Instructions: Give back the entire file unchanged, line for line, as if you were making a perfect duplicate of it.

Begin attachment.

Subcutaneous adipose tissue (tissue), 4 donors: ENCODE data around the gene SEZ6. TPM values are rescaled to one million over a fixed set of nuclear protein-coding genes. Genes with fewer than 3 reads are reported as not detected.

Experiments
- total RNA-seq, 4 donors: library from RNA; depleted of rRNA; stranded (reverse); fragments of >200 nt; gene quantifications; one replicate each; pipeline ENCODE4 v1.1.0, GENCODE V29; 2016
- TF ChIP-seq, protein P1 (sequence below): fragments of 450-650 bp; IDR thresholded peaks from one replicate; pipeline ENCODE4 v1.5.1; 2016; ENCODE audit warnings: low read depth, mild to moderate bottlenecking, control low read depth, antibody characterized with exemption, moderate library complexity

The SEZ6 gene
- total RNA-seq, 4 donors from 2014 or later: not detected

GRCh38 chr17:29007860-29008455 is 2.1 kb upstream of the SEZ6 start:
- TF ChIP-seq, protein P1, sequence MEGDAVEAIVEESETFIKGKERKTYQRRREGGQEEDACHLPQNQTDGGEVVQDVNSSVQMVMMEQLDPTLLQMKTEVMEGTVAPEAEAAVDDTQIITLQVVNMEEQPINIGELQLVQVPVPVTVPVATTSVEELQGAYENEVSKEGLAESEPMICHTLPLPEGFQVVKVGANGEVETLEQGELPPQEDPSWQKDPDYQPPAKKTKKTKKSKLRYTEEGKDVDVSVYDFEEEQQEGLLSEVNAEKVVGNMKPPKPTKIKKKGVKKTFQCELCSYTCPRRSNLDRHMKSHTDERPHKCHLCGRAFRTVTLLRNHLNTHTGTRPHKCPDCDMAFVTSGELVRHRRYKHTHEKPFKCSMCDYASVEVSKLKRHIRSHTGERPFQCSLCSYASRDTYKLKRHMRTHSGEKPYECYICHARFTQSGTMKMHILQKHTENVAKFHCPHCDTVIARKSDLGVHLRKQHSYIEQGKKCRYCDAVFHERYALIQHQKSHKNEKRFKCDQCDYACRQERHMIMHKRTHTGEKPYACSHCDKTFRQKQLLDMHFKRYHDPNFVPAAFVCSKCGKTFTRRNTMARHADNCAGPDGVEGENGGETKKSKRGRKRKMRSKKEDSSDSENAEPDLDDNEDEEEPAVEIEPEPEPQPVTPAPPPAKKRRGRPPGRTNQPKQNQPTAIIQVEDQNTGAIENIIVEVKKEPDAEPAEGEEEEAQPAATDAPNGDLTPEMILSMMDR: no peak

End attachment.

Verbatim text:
Subcutaneous adipose tissue (tissue), 4 donors: ENCODE data around the gene SEZ6. TPM values are rescaled to one million over a fixed set of nuclear protein-coding genes. Genes with fewer than 3 reads are reported as not detected.

Experiments
- total RNA-seq, 4 donors: library from RNA; depleted of rRNA; stranded (reverse); fragments of >200 nt; gene quantifications; one replicate each; pipeline ENCODE4 v1.1.0, GENCODE V29; 2016
- TF ChIP-seq, protein P1 (sequence below): fragments of 450-650 bp; IDR thresholded peaks from one replicate; pipeline ENCODE4 v1.5.1; 2016; ENCODE audit warnings: low read depth, mild to moderate bottlenecking, control low read depth, antibody characterized with exemption, moderate library complexity

The SEZ6 gene
- total RNA-seq, 4 donors from 2014 or later: not detected

GRCh38 chr17:29007860-29008455 is 2.1 kb upstream of the SEZ6 start:
- TF ChIP-seq, protein P1, sequence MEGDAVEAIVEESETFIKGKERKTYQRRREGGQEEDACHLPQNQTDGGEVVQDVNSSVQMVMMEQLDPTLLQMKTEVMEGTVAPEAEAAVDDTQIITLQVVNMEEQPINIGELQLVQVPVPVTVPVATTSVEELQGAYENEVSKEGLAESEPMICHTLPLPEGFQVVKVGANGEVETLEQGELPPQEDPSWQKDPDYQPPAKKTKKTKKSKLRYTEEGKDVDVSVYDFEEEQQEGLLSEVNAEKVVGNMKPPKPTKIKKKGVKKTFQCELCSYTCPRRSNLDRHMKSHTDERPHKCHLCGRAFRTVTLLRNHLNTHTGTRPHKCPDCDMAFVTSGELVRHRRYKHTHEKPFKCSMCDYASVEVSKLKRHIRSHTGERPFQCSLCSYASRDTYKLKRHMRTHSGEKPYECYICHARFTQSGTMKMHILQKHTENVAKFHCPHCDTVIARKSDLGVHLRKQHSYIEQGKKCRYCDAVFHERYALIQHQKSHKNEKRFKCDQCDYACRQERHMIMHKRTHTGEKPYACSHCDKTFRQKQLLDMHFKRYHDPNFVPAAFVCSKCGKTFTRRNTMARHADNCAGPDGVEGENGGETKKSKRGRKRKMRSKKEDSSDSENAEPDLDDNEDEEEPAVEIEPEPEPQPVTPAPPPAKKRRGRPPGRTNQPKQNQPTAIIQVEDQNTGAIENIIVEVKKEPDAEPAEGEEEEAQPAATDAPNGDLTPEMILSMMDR: no peak